Why defence expenditures by Arab states can only rise
Dubai - Arab states, in particular Gulf Cooperation Council (GCC) members, are among the highest spenders on defence in the world, either in per capita terms or as a percentage of gross domestic product (GDP). According to the Stockholm International Peace Research Institute (SIPRI), the GCC had a combined defence expenditure of $113 billion in 2014.
Saudi Arabia represents almost 60% of the combined GCC defence expenditures, which is close to 10% of its GDP and nearly double its $48.5 billion defence expenditure in 2011, according to SIPRI.
Following the drastic slump in oil prices, with low prices forecast to remain until at least 2017, there has been widespread speculation on the implications for defence budgets in the GCC.
Austerity measures in the West following the economic downturn led to severe cutbacks in defence spending. Strict new guidelines were issued to militaries, including a number of controversial directives cancelling major contracts and the downsizing of others, such as with the F-35 Joint Strike Fighter Lightning II.
In contrast, Saudi Arabia has cut defence and security expenditures once since 2000, despite heavy exposure to the price of oil. More importantly than historical precedence, however, Arab states find themselves in the front line of escalating military conflicts, such as in Yemen and Syria, and are facing a barrage of emerging hybrid threats that require, at least in part, an effective military response.
For now, the focus of defence budgets has temporarily turned to operations and support (O&S) for the Saudi-led coalition engaged in Yemen. O&S costs include expenses for personnel, infrastructure, supplies, information systems and any services associated with operating, modifying, maintaining, supplying and supporting a system in the inventory.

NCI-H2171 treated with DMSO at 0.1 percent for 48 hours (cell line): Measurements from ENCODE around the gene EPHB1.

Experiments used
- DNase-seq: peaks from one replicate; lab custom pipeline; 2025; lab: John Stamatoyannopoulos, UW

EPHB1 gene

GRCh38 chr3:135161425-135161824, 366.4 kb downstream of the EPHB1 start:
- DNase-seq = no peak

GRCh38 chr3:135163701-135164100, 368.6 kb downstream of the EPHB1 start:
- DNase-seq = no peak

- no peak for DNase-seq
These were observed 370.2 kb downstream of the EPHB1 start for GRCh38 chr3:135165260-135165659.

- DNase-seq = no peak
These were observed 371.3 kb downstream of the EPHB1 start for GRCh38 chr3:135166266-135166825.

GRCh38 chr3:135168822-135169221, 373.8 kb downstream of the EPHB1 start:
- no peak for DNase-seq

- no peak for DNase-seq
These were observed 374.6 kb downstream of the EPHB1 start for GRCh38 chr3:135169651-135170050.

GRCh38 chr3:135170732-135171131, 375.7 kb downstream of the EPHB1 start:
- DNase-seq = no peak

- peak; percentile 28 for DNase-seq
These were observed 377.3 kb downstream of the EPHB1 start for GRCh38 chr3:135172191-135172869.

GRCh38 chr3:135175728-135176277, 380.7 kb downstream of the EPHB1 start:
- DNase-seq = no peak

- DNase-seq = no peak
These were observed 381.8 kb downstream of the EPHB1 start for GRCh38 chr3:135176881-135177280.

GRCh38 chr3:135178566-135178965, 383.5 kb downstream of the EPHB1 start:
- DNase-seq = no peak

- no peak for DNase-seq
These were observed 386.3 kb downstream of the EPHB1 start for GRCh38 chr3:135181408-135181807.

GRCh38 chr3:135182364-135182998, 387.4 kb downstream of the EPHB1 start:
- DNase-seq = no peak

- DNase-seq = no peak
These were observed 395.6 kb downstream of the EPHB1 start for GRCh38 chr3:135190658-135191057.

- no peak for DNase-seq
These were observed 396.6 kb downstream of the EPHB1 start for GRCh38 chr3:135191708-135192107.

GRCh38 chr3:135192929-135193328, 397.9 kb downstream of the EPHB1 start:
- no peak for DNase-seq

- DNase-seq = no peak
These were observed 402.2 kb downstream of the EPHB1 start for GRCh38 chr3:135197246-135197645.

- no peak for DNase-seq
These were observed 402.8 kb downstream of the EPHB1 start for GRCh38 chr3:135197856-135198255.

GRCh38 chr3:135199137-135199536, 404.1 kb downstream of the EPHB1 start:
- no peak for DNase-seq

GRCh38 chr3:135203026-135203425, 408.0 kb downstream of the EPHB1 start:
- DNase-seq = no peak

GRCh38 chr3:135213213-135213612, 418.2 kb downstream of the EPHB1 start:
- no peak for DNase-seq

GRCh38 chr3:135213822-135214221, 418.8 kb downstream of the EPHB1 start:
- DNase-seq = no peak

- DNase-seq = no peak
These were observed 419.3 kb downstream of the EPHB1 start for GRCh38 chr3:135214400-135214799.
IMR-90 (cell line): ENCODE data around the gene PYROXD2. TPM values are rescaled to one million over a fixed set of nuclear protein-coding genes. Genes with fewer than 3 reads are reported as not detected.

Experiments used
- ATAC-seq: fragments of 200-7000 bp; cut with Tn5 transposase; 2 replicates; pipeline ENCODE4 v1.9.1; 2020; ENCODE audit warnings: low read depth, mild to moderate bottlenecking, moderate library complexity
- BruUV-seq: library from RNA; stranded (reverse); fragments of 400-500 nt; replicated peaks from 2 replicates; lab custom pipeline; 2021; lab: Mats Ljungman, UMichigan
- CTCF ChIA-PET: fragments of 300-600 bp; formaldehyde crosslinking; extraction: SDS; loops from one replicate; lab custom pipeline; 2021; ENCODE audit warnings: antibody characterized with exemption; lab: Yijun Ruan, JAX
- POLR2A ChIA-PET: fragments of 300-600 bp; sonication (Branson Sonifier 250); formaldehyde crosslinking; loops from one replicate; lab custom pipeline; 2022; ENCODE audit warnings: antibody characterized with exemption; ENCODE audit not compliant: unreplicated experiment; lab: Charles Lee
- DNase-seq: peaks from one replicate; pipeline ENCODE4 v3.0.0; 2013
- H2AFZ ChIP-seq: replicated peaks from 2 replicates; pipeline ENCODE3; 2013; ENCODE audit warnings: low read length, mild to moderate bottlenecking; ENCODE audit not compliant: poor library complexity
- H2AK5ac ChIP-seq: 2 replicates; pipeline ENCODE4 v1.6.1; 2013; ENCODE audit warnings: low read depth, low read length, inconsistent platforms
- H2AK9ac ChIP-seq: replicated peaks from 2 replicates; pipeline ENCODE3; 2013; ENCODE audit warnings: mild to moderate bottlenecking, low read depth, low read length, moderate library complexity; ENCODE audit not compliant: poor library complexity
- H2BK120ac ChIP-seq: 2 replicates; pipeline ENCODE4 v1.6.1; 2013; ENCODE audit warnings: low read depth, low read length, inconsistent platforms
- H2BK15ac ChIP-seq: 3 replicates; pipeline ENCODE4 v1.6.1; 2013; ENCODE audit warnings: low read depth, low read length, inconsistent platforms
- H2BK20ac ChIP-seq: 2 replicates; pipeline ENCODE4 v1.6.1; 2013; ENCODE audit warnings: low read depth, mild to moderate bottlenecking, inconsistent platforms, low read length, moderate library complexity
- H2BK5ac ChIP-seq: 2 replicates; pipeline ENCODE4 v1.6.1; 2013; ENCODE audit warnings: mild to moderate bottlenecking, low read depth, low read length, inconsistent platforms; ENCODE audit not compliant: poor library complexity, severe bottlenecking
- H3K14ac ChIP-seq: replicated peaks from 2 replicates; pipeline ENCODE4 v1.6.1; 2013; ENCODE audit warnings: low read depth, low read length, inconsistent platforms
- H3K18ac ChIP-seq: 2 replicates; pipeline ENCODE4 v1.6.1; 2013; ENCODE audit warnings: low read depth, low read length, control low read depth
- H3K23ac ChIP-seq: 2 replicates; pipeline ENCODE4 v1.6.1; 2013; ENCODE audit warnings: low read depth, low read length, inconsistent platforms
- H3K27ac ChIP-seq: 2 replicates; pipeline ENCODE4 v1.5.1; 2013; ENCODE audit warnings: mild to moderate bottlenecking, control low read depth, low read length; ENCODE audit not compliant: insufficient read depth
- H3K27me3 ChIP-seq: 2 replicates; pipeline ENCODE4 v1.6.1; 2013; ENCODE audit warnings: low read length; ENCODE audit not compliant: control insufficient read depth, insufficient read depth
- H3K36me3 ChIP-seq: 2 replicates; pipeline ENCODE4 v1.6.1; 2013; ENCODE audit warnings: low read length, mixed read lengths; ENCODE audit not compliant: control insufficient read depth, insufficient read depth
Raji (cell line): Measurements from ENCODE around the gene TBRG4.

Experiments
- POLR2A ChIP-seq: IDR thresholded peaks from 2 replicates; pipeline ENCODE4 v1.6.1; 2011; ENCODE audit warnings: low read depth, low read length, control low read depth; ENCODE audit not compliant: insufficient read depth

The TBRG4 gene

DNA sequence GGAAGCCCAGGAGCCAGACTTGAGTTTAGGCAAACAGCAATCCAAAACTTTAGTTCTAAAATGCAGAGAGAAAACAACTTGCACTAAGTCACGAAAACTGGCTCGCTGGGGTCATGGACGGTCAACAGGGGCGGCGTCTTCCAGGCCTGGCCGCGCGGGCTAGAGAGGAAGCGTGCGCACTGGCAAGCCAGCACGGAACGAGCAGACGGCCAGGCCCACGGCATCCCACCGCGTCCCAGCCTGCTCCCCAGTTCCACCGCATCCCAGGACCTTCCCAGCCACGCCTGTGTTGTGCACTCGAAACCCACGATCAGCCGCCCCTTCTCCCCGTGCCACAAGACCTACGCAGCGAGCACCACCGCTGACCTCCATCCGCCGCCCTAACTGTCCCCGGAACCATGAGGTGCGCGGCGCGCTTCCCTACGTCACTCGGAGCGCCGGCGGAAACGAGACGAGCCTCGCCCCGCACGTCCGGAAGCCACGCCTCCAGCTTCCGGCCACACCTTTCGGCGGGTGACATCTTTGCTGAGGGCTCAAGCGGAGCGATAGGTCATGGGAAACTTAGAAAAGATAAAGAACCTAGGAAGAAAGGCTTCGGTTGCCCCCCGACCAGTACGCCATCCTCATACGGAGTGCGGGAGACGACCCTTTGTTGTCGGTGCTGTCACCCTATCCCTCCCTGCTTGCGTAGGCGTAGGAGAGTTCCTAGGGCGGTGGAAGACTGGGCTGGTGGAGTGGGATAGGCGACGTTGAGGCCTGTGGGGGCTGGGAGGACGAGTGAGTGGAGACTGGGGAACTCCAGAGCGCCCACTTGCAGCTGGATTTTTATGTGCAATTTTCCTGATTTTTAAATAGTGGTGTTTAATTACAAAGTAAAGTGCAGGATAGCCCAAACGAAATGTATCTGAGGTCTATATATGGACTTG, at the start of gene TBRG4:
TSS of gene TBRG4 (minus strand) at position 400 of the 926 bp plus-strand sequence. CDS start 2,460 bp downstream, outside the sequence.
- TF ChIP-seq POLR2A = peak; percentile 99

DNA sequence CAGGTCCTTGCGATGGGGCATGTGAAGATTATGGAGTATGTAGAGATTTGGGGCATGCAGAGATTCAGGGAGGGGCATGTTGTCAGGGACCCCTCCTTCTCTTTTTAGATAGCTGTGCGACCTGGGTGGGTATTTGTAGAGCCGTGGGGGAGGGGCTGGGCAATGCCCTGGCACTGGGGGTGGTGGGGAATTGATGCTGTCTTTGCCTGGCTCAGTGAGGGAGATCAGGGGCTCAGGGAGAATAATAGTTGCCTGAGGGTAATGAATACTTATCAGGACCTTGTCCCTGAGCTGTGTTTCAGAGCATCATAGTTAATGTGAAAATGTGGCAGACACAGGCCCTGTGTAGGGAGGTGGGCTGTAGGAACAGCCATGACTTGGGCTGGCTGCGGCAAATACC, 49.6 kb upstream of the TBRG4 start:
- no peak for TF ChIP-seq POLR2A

Since operations in Yemen began, expendables have become depleted and, according to Heidi Grant, deputy under secretary of the US Air Force, the demand for weapons by the Saudi-led coalition has exceeded the US industry’s capacity to meet.
The United States is in the midst of clearing the sale of more than 10,000 advanced air-to-ground munitions for Saudi Arabia worth an estimated $1.29 billion to replenish Saudi inventories of a variety of laser-guided bombs (LGBs), general-purpose bombs, penetrator warheads and fuses. Similarly, the UAE and other GCC partners, which have performed major roles in the military campaign in Yemen, also need to replenish stocks.
Although precise figures are not available, high-tempo operations, such as those in Yemen, take a toll on equipment — aircraft, vehicles, communications equipment, etc. — which requires more maintenance and spare parts that can be difficult and costly to service, given the short turnaround times required by field commanders.
However, ageing and overworked equipment needs not only more frequent and accelerated maintenance but helps militaries identify and prioritise later procurements to either replace it or, more importantly in the Middle East context, to plug capability gaps that the operations demonstrate to the military leadership.
For the time being, various major procurements have been put on hold by Arab states as many focus on the largest military operations they have ever executed.
Still, major procurements have not stopped altogether. In November, the UAE placed a $1.27 billion order with Saab for two Erieye airborne early warning and control (AEW&C) aircraft, and announced procurement plans for the AW609 tilt-rotor search-and-rescue aircraft.
In September, Kuwait agreed to buy two squadrons of Eurofighter Typhoons and is expected to procure additional F/A-18 Super Hornet fighter-bombers. The Royal Bahraini Air Force is gearing up to place orders for various new aircraft within the next 18 months as well.
Egypt, which recently acquired the two Mistral-class amphibious ships (LHDs) that France had originally built for Russia, is planning to receive 50 Russian Ka-52 Alligator reconnaissance and attack helicopters.
Defence operates in an environment characterised by inherent complexity and uncertainty and the fact that Arab states recognise the criticality of ensuring operational readiness for a wide spectrum of missions means defence expenditures will remain at the elevated levels.
The winding down of operations in Yemen and Syria, when the time comes, is almost certainly going to be followed by major procurements that will drive defence expenditures by Arab states higher, rather than signal defence spending cuts.